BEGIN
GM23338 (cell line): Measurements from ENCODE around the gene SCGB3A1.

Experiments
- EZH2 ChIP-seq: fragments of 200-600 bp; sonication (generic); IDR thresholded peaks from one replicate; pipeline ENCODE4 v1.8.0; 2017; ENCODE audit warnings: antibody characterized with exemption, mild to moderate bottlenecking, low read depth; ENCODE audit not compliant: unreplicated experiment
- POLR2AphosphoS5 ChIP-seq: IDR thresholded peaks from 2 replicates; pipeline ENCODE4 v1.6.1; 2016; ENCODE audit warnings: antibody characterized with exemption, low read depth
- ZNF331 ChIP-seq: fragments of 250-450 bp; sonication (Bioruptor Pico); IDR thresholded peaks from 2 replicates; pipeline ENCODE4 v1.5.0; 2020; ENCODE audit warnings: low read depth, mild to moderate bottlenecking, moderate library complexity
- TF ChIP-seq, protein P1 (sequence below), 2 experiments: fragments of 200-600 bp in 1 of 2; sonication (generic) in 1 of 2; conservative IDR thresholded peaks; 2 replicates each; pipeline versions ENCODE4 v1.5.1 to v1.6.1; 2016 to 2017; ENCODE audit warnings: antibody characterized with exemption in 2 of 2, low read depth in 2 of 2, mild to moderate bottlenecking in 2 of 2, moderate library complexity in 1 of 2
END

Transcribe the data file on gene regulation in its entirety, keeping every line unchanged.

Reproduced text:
GM23338 (cell line): Measurements from ENCODE around the gene SCGB3A1.

Experiments
- EZH2 ChIP-seq: fragments of 200-600 bp; sonication (generic); IDR thresholded peaks from one replicate; pipeline ENCODE4 v1.8.0; 2017; ENCODE audit warnings: antibody characterized with exemption, mild to moderate bottlenecking, low read depth; ENCODE audit not compliant: unreplicated experiment
- POLR2AphosphoS5 ChIP-seq: IDR thresholded peaks from 2 replicates; pipeline ENCODE4 v1.6.1; 2016; ENCODE audit warnings: antibody characterized with exemption, low read depth
- ZNF331 ChIP-seq: fragments of 250-450 bp; sonication (Bioruptor Pico); IDR thresholded peaks from 2 replicates; pipeline ENCODE4 v1.5.0; 2020; ENCODE audit warnings: low read depth, mild to moderate bottlenecking, moderate library complexity
- TF ChIP-seq, protein P1 (sequence below), 2 experiments: fragments of 200-600 bp in 1 of 2; sonication (generic) in 1 of 2; conservative IDR thresholded peaks; 2 replicates each; pipeline versions ENCODE4 v1.5.1 to v1.6.1; 2016 to 2017; ENCODE audit warnings: antibody characterized with exemption in 2 of 2, low read depth in 2 of 2, mild to moderate bottlenecking in 2 of 2, moderate library complexity in 1 of 2